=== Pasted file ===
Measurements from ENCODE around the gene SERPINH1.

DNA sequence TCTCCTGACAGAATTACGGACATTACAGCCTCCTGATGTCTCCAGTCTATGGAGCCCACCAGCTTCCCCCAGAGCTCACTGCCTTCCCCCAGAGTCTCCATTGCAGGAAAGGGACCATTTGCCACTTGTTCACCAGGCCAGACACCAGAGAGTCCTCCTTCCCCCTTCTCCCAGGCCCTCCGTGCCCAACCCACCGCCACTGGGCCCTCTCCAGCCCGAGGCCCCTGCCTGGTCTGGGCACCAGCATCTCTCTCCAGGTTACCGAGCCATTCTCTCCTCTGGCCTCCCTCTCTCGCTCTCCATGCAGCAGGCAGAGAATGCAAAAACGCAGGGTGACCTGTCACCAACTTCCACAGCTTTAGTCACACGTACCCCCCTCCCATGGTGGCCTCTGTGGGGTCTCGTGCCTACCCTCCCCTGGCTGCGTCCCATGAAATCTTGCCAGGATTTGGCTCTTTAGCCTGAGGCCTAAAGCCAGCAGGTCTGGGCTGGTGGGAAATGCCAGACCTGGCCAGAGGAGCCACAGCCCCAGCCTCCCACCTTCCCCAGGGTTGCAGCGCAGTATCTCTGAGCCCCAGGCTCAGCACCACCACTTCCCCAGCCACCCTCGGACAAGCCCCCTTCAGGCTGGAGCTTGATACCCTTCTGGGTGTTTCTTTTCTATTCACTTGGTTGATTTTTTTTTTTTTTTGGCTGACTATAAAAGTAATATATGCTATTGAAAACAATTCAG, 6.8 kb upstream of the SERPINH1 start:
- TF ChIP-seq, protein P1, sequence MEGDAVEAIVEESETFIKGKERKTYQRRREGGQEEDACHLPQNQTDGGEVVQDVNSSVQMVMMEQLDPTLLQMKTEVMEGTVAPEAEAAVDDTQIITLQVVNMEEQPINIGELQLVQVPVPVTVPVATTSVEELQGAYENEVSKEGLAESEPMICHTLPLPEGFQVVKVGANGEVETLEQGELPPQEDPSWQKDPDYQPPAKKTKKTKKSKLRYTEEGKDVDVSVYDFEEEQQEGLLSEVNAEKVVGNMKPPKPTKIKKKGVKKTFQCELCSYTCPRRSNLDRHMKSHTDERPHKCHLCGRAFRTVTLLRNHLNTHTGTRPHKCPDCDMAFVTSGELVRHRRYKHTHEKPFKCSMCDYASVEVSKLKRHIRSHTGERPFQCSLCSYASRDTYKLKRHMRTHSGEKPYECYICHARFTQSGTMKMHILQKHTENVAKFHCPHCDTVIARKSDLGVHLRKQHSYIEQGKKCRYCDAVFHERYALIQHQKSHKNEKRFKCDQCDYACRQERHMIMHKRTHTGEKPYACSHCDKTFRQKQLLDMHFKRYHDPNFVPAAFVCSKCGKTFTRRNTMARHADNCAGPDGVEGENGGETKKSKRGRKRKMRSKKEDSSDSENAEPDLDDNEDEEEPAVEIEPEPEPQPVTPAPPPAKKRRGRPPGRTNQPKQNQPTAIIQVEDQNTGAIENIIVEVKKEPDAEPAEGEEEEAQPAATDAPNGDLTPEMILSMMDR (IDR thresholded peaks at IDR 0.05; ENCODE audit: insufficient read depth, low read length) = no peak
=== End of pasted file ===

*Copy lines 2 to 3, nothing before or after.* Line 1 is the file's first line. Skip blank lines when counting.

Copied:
DNA sequence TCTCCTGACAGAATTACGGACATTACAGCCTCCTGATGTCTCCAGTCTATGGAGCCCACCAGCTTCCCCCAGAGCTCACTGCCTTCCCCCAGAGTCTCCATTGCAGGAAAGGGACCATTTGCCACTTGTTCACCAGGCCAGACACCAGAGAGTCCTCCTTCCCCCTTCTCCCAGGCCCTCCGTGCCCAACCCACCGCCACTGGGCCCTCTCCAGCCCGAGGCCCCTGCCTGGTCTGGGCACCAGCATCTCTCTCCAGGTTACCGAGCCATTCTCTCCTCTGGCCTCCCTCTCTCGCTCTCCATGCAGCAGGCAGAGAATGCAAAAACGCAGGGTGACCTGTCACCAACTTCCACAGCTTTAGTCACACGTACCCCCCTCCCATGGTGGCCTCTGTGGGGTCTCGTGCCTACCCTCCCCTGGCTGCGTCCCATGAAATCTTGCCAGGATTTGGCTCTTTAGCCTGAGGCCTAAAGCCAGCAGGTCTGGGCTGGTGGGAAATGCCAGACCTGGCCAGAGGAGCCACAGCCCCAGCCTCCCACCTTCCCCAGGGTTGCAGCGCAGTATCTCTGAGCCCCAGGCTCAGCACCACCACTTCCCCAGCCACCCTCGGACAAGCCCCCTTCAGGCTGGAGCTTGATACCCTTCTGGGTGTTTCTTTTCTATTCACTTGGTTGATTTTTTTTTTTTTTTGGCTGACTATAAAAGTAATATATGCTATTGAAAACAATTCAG, 6.8 kb upstream of the SERPINH1 start:
- TF ChIP-seq, protein P1, sequence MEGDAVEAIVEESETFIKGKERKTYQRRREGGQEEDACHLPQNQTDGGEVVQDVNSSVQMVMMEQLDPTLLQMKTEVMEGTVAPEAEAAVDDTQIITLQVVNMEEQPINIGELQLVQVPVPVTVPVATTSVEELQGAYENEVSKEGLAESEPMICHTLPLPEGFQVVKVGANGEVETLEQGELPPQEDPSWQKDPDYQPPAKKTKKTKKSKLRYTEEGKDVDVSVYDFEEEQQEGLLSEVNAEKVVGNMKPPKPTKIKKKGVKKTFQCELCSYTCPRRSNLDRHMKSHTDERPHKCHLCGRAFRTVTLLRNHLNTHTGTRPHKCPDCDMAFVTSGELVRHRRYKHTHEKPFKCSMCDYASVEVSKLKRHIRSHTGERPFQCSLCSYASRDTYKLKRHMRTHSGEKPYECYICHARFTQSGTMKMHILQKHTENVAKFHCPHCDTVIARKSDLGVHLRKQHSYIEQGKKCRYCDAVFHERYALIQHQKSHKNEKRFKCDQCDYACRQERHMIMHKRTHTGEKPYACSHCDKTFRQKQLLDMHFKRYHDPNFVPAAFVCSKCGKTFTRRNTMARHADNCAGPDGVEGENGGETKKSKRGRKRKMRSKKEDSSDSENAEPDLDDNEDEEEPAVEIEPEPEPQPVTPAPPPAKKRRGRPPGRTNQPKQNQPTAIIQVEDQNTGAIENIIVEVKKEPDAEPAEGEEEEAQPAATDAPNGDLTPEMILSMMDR (IDR thresholded peaks at IDR 0.05; ENCODE audit: insufficient read depth, low read length) = no peak